Colin Vine said: "I have accepted because I have no other choice." If he refused, he would lose another pounds 87,000, which he said amounted to blackmail. Of Lloyd's, he said: "You can't trust them as far as you can throw a battleship."

The tax bill if he was forced to sell his investments now to pay the full debt would have "wiped me out, but fortunately friends and family have rallied round".

A letter from David Rowland, Lloyd's chairman, suggested Colin Vine would benefit from help under tranche 4 of the rescue plan, but he had already been told by other Lloyd's officials that he would get none.

PROMOTED VIDEO
Life and Style
fashionHealth concerns and 'pornified' perceptions have made women more conscious at the beach
Arts and Entertainment
tv
Sport
Ojo Onaolapo celebrates winning the bronze medal
commonwealth games
Arts and Entertainment
Rock band Led Zeppelin in the early 1970s
musicLed Zeppelin to release alternative Stairway To Heaven after 43 years
Arts and Entertainment
High-flyer: Chris Pratt in 'Guardians of the Galaxy'
filmHe was homeless in Hawaii when he got his big break. Now the comic actor Chris Pratt is Hollywood's new favourite action star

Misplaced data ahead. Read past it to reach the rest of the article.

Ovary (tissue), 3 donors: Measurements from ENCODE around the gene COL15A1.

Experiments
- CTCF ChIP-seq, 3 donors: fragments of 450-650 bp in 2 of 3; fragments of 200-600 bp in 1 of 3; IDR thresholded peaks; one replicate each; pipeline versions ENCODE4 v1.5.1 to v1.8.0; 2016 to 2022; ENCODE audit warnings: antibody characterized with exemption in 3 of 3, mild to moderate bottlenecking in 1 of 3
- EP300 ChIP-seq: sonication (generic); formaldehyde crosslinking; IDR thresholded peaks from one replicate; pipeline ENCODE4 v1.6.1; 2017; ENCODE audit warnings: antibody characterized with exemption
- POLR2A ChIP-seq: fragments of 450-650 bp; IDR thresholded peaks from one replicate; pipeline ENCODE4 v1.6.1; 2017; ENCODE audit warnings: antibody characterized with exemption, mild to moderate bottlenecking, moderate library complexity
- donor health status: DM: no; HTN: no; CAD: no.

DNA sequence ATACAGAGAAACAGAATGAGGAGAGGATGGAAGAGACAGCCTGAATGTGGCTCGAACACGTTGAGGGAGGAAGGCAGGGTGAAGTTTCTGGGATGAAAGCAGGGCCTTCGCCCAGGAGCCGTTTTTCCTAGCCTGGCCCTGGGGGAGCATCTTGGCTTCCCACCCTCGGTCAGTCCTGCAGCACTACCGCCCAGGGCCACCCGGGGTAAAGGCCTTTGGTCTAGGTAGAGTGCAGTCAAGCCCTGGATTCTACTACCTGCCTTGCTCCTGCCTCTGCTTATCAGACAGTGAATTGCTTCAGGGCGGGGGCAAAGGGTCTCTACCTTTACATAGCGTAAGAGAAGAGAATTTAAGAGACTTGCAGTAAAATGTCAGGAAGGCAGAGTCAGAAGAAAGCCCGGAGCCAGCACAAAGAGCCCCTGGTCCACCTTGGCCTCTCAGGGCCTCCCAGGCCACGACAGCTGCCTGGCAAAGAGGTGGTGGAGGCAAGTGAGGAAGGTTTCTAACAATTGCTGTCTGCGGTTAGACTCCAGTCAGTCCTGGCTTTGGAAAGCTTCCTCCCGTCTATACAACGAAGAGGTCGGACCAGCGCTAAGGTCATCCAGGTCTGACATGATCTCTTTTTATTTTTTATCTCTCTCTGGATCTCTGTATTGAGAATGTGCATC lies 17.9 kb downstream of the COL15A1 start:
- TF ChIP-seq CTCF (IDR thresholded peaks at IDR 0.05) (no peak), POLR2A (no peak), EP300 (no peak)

Sport
Van Gaal said that his challenge in taking over Bobby Robson's Barcelona team in 1993 has been easier than the task of resurrecting the current United side
footballA colourful discussion on tactics, the merits of the English footballer and rebuilding Manchester United
Life and Style
Sainsbury's could roll the lorries out across its whole fleet if they are successful
tech
News
ebookA unique anthology of reporting and analysis of a crucial period of history
Travel
The shipping news: a typical Snoozebox construction
travelSpending the night in a shipping container doesn't sound appealing, but mobile crash pads are popping up at the summer's biggest events
Arts and Entertainment
'Old Fashioned' will be a different kind of love story to '50 Shades'
film
Arts and Entertainment
Tracey Emin's 'My Bed' is returning to the Tate more than 15 years after it first caused shockwaves at the gallery
artTracey Emin's bed returns to the Tate after record sale
Arts and Entertainment
Smart mover: Peter Bazalgette
filmHow live cinema screenings can boost arts audiences
Environment
Neil Young performing at Hyde Park, London, earlier this month
environment
Latest stories from i100
Have you tried new the Independent Digital Edition apps?
Independent Dating
and  

By clicking 'Search' you
are agreeing to our
Terms of Use.

iJobs Job Widget
iJobs Money & Business

Project Manager (HR)- Bristol - Upto £400 p/day

£350 - £400 per annum + competitive: Orgtel: Project Manager (specializing in ...

Graduate / Trainee Recruitment Consultant - IT

£25000 per annum + OTE £40,000: SThree: Orgtel are seeking Graduate Trainee Re...

HR Business Partner - Banking Finance - Brentwood - £45K

£45000 per annum + Benefits: Ashdown Group: ** HR Business Partner - Senior H...

PA / Team Secretary - Wimbledon